Thursday, March 6, 2008

Convention Math: Remember the UADs!

A reader's comment on my last post sent me back to the ever-exciting topic of Unpledged Add-On Delegates (UADs). Those who have suffered through my previous explorations of the subject will recall that UADs are the forgotten superdelegates - the 76 bonus delegates awarded to the states. It turns out that they were dreamt up by Tad Devine in 1988, as a means of rectifying Jesse Jackson's gripe that he was winning states but only splitting their delegates. The original idea was that UADs would be awarded in each state as an extra bonus to the winner of the popular vote. Somewhere along the way, however, UAD allocation was largely divorced from the popular vote. Today, states follow a wide variety of methods for awarding their UADs (see my previous posts for more).

So who cares? Well, I do. And I hope you will, as well. But not, as best I can tell, the national media. The delegate calculators out there seem blissfully unaware of the UADs, lumping them in with the other superdelegates as if they're just sitting on the fence. Most projections I've seen do the same. This is problematic. To the best of my knowledge, only two UADs have been selected thus far, and so they're the only ones being included in most counts of superdelegates. But it's fallacious to think that the UADs will choose between the two candidates; rather, the UADs will all be chosen based on their public backing for one or the other. They don't fall into the pool of undecided superdelegates, and claiming they do makes that pool seem larger and more influential than it is - and, as it happens, makes a Clinton comeback seem plausible, when it's not.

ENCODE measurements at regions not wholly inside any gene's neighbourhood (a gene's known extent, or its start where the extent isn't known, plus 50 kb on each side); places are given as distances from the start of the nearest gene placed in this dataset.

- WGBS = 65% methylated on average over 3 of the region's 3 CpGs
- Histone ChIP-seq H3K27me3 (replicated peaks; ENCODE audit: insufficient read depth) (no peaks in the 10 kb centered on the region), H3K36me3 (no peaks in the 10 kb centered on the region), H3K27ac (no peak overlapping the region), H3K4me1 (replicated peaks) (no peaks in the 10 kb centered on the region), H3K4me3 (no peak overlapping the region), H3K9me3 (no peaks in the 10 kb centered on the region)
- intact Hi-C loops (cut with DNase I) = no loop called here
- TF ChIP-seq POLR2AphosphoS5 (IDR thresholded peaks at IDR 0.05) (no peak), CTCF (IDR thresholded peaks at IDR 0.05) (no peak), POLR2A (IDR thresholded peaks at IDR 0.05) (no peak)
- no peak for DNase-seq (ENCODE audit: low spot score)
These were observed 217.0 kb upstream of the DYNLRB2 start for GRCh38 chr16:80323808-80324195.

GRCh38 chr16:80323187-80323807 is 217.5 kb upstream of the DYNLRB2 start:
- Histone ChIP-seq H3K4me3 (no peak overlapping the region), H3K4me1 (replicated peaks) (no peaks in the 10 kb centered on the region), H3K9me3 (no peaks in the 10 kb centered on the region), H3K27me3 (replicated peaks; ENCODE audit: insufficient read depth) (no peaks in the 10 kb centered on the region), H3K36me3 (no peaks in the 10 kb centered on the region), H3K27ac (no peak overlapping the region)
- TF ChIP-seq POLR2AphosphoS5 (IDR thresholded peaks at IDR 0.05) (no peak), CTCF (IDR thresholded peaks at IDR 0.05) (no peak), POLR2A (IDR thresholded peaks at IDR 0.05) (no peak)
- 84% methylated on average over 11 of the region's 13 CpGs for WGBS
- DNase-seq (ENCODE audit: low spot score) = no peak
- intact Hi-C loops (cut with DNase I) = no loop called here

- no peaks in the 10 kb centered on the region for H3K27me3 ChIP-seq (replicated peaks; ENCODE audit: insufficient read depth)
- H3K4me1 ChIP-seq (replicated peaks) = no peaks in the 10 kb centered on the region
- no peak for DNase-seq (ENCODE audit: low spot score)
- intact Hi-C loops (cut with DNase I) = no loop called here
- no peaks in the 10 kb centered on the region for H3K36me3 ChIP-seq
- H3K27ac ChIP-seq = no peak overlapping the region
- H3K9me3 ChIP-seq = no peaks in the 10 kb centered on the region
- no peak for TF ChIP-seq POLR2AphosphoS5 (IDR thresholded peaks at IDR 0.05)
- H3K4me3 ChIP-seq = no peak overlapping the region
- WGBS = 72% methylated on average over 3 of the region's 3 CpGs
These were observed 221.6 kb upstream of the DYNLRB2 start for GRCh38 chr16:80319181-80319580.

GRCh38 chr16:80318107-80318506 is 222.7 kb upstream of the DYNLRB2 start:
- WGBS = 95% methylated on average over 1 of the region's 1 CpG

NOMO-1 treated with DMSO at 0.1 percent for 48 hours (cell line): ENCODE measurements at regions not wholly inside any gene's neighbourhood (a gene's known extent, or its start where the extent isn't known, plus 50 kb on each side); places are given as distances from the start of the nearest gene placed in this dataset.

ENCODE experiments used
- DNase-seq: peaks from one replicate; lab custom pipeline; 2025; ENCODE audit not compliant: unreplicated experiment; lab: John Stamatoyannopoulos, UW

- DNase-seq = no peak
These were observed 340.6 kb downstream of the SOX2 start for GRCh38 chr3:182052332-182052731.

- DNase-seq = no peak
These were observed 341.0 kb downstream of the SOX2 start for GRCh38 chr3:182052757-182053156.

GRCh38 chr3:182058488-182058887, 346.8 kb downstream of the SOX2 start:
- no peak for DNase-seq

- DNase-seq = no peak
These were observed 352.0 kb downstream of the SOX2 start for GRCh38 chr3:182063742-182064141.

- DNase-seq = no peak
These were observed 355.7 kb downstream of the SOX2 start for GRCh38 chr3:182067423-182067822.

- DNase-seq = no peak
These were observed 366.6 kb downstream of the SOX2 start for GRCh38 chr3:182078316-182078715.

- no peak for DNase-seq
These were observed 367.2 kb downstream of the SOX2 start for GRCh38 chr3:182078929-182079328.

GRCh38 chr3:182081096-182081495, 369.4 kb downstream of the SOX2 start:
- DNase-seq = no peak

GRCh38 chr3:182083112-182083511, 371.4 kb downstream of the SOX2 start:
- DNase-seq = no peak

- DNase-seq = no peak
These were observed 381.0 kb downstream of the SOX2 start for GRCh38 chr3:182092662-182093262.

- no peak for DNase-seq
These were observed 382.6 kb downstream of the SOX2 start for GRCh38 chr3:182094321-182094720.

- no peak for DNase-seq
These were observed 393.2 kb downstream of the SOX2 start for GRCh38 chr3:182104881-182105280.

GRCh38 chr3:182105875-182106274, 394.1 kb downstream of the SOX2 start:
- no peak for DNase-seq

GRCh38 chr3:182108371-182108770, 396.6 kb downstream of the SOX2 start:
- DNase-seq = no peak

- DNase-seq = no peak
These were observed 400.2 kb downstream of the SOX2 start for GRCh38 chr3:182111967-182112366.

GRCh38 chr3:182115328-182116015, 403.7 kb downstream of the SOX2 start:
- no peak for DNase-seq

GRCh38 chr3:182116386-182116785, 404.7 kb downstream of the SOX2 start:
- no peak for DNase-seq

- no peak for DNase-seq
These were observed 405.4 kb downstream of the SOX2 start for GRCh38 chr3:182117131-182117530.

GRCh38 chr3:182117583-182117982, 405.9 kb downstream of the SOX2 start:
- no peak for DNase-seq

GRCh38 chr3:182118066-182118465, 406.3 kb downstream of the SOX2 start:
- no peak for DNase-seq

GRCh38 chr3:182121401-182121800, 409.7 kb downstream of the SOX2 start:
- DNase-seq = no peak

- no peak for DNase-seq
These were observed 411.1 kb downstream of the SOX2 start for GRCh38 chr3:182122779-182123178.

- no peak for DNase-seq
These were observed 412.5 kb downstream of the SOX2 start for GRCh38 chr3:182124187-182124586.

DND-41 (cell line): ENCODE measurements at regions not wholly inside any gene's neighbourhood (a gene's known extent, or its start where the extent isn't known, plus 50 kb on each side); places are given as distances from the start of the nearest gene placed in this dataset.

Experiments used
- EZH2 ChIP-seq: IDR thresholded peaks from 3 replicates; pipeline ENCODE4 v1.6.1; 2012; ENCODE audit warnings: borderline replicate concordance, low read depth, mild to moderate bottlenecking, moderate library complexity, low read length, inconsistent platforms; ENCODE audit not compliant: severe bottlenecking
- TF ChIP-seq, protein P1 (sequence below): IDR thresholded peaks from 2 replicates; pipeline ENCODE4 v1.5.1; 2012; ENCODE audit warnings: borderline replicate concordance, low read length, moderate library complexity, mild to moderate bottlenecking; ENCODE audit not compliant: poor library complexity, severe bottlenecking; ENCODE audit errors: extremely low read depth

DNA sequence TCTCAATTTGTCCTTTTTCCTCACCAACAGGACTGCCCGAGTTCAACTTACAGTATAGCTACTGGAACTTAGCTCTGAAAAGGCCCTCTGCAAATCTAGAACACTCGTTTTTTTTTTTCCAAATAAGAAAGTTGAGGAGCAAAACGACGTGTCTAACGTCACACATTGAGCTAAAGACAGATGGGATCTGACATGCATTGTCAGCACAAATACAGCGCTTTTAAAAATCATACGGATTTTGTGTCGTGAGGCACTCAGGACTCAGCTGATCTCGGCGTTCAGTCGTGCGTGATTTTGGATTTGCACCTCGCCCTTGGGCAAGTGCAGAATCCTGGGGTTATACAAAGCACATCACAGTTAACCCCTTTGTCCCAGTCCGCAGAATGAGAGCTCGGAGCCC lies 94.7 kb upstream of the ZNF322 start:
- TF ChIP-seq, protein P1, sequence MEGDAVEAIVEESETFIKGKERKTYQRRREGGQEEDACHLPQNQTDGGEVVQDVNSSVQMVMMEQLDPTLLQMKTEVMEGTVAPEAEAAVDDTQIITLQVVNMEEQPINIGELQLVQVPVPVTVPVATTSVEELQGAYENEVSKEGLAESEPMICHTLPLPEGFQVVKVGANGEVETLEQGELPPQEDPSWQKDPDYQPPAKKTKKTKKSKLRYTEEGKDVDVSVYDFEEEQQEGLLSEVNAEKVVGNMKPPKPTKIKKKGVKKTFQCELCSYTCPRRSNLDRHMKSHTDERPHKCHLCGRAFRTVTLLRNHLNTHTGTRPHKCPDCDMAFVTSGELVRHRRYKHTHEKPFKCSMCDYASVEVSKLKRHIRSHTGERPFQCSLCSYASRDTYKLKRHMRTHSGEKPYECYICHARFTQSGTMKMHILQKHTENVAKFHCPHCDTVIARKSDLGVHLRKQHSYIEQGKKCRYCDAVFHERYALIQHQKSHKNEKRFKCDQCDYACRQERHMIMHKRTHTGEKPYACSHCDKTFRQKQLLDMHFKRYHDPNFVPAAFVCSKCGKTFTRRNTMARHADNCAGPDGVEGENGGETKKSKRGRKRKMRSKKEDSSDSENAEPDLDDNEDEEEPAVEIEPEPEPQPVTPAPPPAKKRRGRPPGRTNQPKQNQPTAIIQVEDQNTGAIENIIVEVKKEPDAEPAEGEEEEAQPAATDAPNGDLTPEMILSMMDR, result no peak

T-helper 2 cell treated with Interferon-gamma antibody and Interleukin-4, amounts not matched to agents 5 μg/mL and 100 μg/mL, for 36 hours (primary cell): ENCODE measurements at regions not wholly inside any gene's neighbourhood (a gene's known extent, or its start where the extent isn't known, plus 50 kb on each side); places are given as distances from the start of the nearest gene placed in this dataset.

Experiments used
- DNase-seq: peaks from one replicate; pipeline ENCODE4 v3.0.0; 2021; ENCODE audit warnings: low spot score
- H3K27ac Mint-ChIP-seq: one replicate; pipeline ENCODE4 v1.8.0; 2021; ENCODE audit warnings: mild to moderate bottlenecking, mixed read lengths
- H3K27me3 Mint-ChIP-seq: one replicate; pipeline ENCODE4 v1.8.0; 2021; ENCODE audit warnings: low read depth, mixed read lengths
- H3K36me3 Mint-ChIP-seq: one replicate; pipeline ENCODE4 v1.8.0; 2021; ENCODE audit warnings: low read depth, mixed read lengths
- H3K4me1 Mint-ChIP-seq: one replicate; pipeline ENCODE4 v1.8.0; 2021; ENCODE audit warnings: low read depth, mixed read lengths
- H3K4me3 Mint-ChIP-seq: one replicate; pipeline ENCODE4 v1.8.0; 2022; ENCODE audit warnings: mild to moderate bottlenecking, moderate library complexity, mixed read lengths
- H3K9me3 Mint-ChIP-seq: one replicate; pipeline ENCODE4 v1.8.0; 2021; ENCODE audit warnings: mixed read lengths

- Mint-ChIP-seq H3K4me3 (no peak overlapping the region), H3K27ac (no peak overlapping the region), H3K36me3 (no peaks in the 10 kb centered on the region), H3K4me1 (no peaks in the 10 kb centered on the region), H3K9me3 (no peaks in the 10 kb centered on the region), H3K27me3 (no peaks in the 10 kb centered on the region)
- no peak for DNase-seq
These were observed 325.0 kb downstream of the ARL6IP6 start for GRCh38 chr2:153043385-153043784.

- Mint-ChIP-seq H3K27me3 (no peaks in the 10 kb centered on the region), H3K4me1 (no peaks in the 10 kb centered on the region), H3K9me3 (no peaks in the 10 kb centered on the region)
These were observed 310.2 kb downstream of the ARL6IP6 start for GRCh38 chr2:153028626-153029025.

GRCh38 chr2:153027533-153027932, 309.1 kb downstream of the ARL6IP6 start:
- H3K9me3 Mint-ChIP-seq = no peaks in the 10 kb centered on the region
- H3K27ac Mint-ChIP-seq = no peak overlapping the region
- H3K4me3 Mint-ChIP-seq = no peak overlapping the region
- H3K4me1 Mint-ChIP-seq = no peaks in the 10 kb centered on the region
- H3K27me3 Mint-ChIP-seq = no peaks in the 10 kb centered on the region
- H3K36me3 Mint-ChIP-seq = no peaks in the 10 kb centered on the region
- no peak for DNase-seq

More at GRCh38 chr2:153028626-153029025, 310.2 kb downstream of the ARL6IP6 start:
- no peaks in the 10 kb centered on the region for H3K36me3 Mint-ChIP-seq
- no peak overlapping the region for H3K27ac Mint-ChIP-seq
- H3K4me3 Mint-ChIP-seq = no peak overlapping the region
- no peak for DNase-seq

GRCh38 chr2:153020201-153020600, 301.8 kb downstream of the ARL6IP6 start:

Witness last week's fight over UADs in Alabama, one of the states in which the state executive committee makes the decision. Each campaign selected a single, loyal backer, and ran him as their candidate. Obama controlled six more votes than Hillary, and so his man won the slot. There was no sense in which this delegate was unpledged; in fact, he was vetted at least as carefully as any of the pledged delegates on Obama's slate. We're going to see the same in every state that awards UADs. Given that some of these will be awarded by a vote of a body whose composition is already a matter of public record - a state convention, the members of the DNConvention delegation - we can actually be as certain of these UADs votes as of those of their pledged peers, even if we don't yet know their names.

Here's a quick rundown of UADs in states that have already voted:

Clinton Obama Undetermined

IA: 0 0 1
NH: 0 0 1
NV: 1 0 0
SC: 0 0 1
AL: 0 1 0
AK: 0 1 0
AR: 1 0 0
AZ: 0 0 1
CA: 5 0 0
CO: 0 1 0
CT: 0 0 1
DE: 0 1 0
GA: 0 0 2
ID: 0 1 0
IL: 0 3 0
KS: 0 1 0
MA: 0 0 2
MN: 0 2 0
MO: 0 0 2
ND: 0 0 1
NM: 0 0 1
NJ: 0 0 2
NY: 0 0 4
OK: 0 0 1
TN: 0 0 2
UT: 0 1 0
WA: 0 2 0
NE: 0 1 0
LA: 0 0 1
ME: 0 1 0
DC: 0 1 1
MD: 0 0 2
VA: 0 2 0
HI: 0 0 1
WI: 0 0 2
OH: 0 0 2
RI: 0 0 1
TX: 0 3 0
VT: 0 1 0

TOTAL: 7 23 32